Our hearty congratulations to Annette Penfold, and indeed everyone featured in today’s paper who has received recognition as part of the New Year’s Honours list.
The national headlines are rightly dominated by awards to Olympians – with the emergence of Sir Bradley Wiggins one of the worst-kept secrets of the past week – but yet again there is a breadth to the awards that is a welcome reminder of daily life in this country.
There are those who complain that honours lists are too often dominated by the great and the good – that it is the Establishment giving out gongs to the Establishment and that it does not reward those of us not working in the public sector.
And there may be an element of truth in that. While for several years we’ve been told that the list has tried to shine a spotlight on the lollipop ladies, binmen and long-serving teachers around us, there is perhaps not much evidence of that.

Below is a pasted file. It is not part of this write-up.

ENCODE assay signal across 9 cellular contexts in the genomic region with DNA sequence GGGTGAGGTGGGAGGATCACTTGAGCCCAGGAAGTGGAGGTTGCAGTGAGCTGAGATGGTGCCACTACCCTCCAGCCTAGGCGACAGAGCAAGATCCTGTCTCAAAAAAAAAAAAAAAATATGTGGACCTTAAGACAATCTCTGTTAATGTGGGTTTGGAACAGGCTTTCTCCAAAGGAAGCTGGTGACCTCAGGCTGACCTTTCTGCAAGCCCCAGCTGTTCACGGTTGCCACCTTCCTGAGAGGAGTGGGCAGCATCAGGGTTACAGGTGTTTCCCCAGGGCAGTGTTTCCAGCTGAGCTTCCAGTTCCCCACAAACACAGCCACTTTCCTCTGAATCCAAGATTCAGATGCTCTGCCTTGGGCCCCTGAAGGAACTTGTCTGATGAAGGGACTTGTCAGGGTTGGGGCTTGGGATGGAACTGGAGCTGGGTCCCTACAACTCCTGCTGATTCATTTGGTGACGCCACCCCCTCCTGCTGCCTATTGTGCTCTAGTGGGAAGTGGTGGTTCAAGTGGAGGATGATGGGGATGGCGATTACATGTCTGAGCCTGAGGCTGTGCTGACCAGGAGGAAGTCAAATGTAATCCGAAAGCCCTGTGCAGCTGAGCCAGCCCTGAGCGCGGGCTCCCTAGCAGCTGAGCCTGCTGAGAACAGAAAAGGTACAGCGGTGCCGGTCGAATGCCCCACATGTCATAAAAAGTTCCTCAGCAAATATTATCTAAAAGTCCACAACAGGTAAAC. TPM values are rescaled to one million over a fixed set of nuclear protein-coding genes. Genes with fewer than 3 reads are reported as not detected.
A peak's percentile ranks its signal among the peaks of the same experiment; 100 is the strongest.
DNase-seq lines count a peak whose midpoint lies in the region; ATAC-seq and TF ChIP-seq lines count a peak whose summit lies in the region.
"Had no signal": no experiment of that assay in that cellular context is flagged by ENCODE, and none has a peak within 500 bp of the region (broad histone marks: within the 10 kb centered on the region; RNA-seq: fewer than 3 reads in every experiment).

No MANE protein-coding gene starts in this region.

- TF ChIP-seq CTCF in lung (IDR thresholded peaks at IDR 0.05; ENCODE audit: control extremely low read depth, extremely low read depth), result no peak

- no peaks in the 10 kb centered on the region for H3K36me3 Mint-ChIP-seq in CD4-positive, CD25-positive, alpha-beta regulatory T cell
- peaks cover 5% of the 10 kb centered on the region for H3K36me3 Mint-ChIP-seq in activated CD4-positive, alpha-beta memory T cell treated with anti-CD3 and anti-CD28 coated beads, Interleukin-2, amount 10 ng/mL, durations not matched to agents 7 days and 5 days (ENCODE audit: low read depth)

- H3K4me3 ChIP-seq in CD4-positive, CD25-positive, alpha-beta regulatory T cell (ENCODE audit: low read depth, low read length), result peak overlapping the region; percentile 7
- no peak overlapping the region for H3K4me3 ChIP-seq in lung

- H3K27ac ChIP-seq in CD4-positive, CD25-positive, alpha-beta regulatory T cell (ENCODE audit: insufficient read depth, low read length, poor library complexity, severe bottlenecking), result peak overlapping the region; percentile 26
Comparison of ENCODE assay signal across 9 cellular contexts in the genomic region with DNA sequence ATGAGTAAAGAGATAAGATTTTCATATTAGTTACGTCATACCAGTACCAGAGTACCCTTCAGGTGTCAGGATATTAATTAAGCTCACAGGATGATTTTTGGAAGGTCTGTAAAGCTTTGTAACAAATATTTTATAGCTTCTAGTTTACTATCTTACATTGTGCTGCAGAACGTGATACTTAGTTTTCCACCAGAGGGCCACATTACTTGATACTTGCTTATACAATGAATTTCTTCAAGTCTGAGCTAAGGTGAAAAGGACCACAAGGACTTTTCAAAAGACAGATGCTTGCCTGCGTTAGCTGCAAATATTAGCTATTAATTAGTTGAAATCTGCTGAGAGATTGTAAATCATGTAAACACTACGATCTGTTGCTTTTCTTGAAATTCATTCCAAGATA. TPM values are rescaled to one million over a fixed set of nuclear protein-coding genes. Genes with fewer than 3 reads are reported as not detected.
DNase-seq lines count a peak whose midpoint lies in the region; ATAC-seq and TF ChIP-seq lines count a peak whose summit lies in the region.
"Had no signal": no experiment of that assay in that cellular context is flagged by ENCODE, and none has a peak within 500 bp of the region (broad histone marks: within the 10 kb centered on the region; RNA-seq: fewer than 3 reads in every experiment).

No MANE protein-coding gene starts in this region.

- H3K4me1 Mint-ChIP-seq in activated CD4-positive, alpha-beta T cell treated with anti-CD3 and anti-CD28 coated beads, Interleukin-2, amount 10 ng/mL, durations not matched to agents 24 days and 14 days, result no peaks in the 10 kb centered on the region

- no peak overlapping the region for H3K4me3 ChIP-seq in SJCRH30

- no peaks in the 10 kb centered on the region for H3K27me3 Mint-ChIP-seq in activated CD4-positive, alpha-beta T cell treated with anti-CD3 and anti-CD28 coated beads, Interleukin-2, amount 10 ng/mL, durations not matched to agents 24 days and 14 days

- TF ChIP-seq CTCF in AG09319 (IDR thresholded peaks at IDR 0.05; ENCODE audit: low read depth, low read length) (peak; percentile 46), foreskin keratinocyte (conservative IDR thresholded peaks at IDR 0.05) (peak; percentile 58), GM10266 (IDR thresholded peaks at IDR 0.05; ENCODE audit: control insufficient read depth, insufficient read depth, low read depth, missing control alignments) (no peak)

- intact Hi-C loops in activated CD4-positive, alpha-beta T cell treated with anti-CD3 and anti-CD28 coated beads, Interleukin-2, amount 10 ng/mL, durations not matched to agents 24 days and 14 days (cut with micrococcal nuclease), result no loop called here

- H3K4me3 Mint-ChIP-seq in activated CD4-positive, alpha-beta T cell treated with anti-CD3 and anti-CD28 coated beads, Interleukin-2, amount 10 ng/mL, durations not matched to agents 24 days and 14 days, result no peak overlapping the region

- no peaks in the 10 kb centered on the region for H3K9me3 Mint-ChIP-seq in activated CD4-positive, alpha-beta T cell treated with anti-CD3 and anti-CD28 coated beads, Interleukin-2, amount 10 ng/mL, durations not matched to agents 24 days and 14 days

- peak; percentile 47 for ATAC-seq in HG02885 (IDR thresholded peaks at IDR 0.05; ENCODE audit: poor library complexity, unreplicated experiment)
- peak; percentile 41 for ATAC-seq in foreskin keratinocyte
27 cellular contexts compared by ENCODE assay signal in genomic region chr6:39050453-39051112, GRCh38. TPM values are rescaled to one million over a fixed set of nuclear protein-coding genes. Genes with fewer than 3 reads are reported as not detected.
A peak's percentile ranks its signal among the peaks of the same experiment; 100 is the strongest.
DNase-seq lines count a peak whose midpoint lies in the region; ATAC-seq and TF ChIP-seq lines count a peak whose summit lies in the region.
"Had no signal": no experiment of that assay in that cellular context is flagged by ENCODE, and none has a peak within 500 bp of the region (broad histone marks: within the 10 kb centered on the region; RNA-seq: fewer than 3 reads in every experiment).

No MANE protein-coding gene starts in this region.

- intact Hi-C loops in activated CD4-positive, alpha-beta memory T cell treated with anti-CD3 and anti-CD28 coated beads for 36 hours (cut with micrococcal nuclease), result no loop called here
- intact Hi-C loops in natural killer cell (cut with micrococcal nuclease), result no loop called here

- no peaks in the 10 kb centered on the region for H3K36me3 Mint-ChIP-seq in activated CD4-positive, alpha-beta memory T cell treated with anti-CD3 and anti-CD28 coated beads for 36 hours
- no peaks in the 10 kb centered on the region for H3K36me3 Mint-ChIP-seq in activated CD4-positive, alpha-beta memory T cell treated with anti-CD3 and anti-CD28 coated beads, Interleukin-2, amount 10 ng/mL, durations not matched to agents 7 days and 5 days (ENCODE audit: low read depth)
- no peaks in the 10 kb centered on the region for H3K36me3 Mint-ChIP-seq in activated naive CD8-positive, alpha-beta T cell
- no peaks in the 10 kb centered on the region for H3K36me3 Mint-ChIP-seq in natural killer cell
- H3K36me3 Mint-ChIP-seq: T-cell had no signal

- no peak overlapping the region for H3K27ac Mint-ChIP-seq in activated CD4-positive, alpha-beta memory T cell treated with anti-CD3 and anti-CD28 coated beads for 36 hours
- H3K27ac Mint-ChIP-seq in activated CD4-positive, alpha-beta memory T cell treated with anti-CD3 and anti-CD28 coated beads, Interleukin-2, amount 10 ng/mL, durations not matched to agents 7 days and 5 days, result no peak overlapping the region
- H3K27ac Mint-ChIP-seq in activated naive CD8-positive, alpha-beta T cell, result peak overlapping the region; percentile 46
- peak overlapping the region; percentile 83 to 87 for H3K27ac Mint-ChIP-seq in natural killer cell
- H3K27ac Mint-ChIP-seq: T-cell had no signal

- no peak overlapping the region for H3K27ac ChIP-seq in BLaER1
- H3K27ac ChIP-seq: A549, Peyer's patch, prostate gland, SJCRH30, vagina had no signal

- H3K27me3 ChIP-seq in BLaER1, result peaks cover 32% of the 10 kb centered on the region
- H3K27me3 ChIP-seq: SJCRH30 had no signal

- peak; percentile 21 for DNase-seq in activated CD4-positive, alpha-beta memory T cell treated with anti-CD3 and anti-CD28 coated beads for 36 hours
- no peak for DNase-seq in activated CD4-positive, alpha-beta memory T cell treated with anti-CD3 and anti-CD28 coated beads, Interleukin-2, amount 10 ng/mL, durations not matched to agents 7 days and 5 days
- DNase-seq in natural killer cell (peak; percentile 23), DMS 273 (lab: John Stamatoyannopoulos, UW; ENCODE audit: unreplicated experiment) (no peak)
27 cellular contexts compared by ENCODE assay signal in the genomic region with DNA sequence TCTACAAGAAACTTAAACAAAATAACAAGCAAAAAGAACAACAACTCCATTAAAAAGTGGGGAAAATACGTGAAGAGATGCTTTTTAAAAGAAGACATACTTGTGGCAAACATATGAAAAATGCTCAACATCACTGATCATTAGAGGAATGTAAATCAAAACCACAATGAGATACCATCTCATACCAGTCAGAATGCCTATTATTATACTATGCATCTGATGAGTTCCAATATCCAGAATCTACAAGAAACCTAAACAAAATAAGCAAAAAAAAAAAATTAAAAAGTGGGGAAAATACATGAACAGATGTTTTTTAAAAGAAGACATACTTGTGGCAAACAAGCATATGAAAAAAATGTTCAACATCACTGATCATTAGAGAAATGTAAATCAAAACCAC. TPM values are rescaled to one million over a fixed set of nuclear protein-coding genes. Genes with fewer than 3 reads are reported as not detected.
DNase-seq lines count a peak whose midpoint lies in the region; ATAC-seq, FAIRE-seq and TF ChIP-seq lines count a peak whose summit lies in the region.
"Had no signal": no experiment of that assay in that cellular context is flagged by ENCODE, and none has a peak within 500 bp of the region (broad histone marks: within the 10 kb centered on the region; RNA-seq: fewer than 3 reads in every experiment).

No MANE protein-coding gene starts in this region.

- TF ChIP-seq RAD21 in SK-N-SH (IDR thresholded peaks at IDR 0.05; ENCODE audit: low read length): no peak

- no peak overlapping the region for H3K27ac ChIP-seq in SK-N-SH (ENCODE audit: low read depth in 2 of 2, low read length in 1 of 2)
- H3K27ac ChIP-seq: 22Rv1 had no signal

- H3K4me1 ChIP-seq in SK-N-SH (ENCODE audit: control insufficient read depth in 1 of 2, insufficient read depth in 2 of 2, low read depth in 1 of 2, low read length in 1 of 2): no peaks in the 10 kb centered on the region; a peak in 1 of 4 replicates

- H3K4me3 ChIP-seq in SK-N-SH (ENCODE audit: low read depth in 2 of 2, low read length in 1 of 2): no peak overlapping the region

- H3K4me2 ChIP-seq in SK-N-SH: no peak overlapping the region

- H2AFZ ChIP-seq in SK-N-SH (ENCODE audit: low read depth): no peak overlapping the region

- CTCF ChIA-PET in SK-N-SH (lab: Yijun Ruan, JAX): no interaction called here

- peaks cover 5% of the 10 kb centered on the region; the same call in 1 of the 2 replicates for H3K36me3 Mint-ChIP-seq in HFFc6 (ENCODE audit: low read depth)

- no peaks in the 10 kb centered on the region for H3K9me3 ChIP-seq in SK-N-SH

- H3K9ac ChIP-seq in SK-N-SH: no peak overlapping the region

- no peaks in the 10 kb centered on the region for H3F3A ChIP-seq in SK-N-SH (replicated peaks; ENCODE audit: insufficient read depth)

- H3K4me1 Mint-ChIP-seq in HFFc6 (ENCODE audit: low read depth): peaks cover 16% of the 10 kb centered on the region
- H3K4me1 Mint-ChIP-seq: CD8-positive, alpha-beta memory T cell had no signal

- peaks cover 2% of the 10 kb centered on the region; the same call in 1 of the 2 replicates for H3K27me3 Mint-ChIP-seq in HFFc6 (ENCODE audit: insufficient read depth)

However, that is not to demean any of the achievements of the people we feature today. As with all years, what today’s list does is reveal the range of work that is needed to keep the country moving day after day.
Whether it’s Richard Wootton, of Gosport, who is in charge of making sure that Coastguard communications are faultless, or Royal Marines Band Service Lieutenant Colonel Nick Grace, who provided the music for the jubilee celebrations, or Richard Owen, who has spent 19 years in the police specials and now organises a division, it is an illustration of the hidden wheels turning in an everyday life that many of us take for granted.
As Mr Owen says: ‘I just wanted to do my bit.’ And that’s right – this list should be seen as a roll-call of people who are willing to do their bit for the greater good.
Just as the Olympians played their part in an unforgettable summer, so has everyone featured today played their part in our society.
We thank them for that, and it is why any carping at the recipients is misplaced. Congratulations again to one and all.